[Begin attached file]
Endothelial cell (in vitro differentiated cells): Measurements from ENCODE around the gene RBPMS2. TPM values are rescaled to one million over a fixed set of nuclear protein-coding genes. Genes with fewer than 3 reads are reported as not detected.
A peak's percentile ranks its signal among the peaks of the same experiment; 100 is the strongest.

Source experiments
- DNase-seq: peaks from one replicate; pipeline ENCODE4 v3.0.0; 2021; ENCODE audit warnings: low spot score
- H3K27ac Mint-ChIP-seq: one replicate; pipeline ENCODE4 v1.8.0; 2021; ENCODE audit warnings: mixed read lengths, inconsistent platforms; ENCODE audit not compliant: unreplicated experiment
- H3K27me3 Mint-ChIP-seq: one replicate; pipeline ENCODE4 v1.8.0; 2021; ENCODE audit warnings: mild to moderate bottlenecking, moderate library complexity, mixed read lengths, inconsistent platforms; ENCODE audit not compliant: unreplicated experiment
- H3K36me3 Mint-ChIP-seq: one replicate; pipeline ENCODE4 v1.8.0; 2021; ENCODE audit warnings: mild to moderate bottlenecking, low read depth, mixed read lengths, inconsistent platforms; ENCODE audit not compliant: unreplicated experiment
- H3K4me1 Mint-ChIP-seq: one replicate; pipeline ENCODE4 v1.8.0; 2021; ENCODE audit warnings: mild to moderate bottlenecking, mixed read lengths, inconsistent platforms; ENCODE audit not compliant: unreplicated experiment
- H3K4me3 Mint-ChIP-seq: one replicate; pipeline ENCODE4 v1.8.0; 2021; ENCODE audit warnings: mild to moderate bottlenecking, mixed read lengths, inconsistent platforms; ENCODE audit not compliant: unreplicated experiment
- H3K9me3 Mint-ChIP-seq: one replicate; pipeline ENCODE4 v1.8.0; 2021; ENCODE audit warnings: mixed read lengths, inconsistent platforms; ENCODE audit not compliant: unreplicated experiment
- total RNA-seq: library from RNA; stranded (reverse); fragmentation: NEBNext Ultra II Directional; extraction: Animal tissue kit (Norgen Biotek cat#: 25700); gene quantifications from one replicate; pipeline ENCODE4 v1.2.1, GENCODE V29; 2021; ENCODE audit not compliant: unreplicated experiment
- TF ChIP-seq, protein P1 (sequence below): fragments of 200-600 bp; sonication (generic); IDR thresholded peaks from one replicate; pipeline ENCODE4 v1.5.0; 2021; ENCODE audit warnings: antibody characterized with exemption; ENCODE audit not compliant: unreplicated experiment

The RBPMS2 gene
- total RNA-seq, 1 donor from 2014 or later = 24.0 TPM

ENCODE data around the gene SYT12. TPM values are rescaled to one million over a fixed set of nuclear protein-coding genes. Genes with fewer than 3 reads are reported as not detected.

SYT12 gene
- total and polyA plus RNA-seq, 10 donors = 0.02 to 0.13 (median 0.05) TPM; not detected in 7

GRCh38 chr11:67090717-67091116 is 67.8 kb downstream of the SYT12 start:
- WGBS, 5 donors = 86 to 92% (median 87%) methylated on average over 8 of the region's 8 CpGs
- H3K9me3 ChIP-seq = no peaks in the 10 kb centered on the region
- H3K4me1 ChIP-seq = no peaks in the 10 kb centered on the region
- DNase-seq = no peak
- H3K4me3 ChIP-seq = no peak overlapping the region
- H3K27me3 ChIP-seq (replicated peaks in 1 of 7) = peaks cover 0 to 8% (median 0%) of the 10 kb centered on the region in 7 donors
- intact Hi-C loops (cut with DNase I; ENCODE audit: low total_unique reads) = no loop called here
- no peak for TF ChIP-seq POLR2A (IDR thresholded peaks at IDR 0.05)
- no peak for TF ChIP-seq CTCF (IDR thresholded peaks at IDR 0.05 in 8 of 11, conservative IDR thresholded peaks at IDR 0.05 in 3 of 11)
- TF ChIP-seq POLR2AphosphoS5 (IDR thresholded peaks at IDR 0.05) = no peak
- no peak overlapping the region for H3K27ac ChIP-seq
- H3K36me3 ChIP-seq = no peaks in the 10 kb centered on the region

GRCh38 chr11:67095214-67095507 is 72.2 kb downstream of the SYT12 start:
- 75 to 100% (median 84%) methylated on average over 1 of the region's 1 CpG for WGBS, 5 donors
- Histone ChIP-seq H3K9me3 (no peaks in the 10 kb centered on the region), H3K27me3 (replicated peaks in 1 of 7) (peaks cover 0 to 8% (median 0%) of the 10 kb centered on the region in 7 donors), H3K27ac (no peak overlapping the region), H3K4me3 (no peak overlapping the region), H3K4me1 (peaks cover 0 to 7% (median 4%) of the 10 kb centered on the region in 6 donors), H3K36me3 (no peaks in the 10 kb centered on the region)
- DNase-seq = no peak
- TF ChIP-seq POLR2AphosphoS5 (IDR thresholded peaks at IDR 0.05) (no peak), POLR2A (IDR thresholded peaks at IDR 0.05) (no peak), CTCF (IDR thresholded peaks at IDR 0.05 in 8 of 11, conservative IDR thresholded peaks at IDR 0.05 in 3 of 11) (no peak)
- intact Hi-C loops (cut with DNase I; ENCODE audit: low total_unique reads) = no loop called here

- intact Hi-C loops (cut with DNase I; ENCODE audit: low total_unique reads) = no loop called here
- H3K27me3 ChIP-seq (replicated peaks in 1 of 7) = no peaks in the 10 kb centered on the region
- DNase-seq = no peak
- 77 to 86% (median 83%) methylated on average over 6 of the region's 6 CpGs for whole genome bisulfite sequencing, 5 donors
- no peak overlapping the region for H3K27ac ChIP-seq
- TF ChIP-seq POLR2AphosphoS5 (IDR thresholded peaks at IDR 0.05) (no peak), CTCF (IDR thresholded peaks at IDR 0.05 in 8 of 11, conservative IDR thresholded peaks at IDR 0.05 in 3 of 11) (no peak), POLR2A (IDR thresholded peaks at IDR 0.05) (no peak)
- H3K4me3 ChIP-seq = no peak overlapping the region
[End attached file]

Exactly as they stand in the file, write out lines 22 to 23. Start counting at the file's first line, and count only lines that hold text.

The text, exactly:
- DNase-seq = no peak
- H3K4me3 ChIP-seq = no peak overlapping the region